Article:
Labour shadow transport secretary Maria Eagle launched a massive attack on “disastrous” rail privatisation this week and revealed she was “convinced” about the need for renationalisation.
She called the government’s huge subsidies to rail privateers “the economics of the madhouse” at an Action for Rail fringe at TUC Congress on Monday evening.
And Ms Eagle said she was fighting for renationalisation to be included in Labour’s general election manifesto.
She said: “I think it’s quite clear that rail privatisation has been a disaster. I myself am convinced but I’ve got to convince other elements in the Labour Party that this is something worthwhile and that’s a process I’m engaged in now.”
Ms Eagle added that the government’s “sheer incompetence” meant that new rail franchise deals will not be completed by the next election.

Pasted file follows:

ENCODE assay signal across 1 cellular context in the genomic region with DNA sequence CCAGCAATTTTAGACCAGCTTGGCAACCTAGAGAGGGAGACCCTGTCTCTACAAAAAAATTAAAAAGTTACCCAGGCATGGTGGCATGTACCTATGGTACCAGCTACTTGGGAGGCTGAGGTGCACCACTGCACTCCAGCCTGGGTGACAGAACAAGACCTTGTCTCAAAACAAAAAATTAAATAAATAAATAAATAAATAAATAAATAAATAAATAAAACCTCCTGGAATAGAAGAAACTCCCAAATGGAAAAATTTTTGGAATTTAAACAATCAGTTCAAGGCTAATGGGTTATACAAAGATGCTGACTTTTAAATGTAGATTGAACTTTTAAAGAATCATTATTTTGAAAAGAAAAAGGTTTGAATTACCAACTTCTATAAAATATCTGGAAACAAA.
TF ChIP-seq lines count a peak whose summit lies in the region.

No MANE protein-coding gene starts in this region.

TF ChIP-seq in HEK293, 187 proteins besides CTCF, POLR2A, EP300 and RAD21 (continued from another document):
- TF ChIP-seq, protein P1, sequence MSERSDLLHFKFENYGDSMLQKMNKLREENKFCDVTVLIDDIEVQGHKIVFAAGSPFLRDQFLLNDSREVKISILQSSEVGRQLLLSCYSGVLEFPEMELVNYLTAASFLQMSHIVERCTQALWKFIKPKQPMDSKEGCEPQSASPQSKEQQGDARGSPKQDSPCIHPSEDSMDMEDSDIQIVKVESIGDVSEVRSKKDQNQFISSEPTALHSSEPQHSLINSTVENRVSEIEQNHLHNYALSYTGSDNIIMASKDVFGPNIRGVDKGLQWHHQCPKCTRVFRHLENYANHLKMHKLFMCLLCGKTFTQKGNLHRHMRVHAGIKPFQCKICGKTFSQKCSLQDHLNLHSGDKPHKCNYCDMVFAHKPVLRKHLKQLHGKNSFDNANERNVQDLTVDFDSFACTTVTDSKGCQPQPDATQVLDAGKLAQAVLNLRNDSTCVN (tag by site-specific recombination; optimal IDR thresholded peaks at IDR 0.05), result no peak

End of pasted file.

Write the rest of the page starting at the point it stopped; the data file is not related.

She explained: “That gives the next government a real opportunity to make some proper choices about the future.
“What’s a franchise worth when you get to the last day? Nothing. So you don’t have to pay lots and lots of compensation (to renationalise).
“I hope we’re able to go to the country next time with an offer on the rail industry that is distinct from the current government.”
The shadow transport secretary hinted Labour leader Ed Miliband is also in favour, labelling him “one of the good guys” on the issue.
During a Q&A at Congress yesterday Mr Miliband repeated his commitment to keeping the East Coast mainline in public ownership.
He said: “The reality about East Coast is that it’s been successful in public ownership. We’re not going to be hidebound of dogma of the past which says private is always good and public is always bad.”
But he failed to echo Ms Eagle’s enthusiasm for renationalising all of Britain’s railways in his answer to Jane Anderson of the TSSA rail union.
His reticence was criticised by rail union leaders during yesterday’s debate on rail privatisation, with Mick Carney of TSSA ordering him emphatically to “renationalise the railways.”
“The staff want it, the public want it — Congress, let’s demand it,” Mr Carney said.
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